ICIPE provides technical training and know-how in silkworm rearing, cocoon production and silk post-harvest techniques, and also supplies silkworm eggs.

The MasterCard Foundation said the project would improve access to regional, national and international markets for young entrepreneurs. They will also be offered financial services so they can grow their businesses.

“When traveling through Ethiopia, the countryside is dotted with farmers trying to sell their honey by the roadside or in villages for brewing a local beer called tej. What’s urgently needed is an expansion of market opportunities for honey and silk farmers,” said Koira.

Centers will be set up to provide training and ensure young entrepreneurs can not only process their honey, beeswax, royal jelly and bee venom, but also tap into new markets.

The project will apply lessons from earlier projects supported by the Swiss Biovision Foundation for Ecological Development and the International Fund for Agricultural Development in Ethiopia, Kenya and elsewhere in Africa.

One key discovery has been the transformative power of new technologies. In the past, few women became beekeepers because traditional hives are usually placed high up in trees. But modern hives set on the ground make it far easier for them.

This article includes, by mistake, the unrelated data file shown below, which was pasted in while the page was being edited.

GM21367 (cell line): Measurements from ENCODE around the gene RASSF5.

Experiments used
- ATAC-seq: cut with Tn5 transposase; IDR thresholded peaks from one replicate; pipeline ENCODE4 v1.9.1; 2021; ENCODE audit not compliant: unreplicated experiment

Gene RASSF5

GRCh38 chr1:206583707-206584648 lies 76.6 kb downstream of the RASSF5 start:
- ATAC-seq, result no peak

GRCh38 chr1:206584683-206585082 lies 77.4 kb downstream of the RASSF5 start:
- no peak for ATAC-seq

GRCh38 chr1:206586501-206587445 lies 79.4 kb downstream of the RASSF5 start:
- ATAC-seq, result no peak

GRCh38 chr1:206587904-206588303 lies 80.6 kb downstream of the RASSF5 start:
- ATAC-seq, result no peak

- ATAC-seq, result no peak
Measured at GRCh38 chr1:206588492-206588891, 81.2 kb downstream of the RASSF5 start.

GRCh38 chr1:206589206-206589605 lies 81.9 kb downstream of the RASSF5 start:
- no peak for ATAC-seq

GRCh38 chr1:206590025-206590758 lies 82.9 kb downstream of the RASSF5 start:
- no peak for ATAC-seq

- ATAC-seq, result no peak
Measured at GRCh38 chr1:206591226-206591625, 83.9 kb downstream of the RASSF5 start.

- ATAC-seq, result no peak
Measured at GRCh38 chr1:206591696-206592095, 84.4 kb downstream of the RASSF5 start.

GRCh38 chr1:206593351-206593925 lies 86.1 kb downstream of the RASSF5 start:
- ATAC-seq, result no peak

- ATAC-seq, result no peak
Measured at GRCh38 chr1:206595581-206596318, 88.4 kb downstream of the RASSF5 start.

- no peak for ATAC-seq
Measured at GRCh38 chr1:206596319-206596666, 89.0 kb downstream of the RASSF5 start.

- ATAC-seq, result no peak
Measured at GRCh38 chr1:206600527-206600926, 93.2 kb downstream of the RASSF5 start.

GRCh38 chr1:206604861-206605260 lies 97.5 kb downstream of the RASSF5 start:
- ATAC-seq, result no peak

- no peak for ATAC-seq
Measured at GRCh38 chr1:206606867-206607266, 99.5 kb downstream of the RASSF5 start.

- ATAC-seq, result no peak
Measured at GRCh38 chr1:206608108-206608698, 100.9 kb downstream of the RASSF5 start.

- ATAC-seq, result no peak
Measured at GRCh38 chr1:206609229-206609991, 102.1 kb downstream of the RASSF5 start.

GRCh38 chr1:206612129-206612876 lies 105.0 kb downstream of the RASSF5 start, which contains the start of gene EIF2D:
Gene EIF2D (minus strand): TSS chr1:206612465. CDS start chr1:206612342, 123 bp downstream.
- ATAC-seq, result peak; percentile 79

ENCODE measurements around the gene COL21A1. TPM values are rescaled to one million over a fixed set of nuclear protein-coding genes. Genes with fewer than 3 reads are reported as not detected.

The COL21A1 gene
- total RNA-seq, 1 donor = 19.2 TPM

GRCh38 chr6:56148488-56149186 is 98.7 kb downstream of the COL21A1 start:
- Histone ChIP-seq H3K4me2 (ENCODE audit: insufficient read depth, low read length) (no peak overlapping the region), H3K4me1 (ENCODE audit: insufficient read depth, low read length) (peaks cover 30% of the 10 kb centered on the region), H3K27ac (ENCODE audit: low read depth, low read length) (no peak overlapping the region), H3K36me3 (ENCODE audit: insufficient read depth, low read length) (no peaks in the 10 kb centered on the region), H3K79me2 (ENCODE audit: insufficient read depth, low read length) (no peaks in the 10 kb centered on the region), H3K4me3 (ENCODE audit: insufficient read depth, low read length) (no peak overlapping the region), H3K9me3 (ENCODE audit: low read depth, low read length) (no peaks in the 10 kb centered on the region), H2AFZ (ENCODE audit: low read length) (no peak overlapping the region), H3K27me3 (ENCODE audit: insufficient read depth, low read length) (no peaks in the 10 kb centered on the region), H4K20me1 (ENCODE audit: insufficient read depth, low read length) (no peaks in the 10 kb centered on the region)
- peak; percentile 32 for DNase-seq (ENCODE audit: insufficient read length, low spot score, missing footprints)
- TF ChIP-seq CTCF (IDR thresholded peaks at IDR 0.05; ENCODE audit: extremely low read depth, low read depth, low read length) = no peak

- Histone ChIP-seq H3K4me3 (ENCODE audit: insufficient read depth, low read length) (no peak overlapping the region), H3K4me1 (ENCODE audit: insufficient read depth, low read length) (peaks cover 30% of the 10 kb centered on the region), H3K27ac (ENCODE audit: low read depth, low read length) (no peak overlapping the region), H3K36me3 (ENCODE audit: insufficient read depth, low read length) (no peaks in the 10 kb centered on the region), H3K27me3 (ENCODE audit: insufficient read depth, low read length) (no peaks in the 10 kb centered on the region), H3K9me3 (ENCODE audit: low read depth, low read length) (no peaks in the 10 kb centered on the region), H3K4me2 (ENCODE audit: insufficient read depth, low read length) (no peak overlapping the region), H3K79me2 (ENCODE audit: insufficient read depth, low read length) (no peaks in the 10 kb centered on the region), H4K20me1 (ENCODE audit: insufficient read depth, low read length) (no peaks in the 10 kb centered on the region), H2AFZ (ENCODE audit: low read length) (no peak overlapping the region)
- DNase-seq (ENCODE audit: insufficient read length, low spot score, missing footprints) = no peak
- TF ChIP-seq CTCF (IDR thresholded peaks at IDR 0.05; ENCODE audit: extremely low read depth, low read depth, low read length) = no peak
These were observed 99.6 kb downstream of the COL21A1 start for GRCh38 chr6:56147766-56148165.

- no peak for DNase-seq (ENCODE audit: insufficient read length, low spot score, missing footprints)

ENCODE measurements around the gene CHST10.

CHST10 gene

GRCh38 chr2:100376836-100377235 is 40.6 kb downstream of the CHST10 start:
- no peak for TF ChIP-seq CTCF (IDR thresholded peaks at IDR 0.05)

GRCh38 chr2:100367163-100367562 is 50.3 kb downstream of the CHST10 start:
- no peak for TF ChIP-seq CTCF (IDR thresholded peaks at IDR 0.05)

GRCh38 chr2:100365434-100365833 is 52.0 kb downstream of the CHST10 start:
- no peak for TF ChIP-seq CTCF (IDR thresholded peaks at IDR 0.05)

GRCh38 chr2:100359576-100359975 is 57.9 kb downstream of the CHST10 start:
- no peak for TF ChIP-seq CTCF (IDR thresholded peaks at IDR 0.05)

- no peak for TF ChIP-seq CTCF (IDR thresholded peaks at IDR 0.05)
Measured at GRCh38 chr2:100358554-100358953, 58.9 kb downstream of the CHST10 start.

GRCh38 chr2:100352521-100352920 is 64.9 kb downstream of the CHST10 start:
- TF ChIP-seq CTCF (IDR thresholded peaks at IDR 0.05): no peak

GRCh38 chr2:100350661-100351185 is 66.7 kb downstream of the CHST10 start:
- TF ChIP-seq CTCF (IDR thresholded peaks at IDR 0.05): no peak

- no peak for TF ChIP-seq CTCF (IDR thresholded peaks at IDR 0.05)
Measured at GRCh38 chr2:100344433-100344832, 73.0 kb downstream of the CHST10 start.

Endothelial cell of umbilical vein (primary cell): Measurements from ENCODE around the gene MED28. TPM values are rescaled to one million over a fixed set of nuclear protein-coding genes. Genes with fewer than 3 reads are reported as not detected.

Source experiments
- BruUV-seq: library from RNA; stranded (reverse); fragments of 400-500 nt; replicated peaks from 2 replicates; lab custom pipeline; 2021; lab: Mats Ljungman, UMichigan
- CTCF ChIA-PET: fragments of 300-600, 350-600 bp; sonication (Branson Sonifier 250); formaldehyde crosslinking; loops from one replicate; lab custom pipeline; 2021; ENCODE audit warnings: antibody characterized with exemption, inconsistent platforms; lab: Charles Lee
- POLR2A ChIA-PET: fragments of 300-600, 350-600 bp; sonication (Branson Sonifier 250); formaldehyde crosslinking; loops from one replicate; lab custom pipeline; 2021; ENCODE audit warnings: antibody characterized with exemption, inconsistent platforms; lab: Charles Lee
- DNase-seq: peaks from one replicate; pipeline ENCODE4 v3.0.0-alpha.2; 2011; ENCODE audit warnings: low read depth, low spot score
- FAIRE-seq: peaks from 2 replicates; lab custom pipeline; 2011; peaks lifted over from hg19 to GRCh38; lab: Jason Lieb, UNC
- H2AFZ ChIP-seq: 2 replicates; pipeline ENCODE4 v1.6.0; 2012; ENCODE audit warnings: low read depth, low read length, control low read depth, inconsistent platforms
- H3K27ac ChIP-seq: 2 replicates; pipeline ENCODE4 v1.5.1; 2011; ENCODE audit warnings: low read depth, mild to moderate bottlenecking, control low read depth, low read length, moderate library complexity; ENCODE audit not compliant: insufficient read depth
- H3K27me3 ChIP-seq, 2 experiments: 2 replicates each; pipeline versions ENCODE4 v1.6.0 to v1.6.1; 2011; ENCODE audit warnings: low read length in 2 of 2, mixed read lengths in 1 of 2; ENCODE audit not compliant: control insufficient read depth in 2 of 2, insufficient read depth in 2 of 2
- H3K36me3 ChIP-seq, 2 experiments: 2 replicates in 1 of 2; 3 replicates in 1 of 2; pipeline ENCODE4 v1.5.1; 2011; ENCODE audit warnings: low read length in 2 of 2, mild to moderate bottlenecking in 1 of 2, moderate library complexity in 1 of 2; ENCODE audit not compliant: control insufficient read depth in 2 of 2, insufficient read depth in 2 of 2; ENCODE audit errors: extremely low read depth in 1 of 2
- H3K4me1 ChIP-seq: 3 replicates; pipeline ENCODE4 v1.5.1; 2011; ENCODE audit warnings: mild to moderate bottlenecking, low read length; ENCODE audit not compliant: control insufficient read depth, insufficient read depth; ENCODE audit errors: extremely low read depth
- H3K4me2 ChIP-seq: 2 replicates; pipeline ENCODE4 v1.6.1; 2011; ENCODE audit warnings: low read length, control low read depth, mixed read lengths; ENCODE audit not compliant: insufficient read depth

Forty percent of the new project’s participants will be young women. ICIPE’s Kelemu said both beekeeping and silk farming require only small amounts of capital and land – most of which is owned by men in Ethiopia.

The project will also attempt to break down barriers to women’s participation in the two industries.

“Provided with the right tools, such as a modern beehive, young women can benefit from activities traditionally considered a man’s domain,” said Koira.

Editing by Megan Rowling. This story originally appeared on the website of the Thomson Reuters Foundation, the charitable arm of Thomson Reuters that covers humanitarian news, women’s rights, trafficking, corruption, and climate change. Visit www.news.trust.org.